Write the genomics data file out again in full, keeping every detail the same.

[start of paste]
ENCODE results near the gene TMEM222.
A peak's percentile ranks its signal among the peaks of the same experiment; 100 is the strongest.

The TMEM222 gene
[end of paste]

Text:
ENCODE results near the gene TMEM222.
A peak's percentile ranks its signal among the peaks of the same experiment; 100 is the strongest.

The TMEM222 gene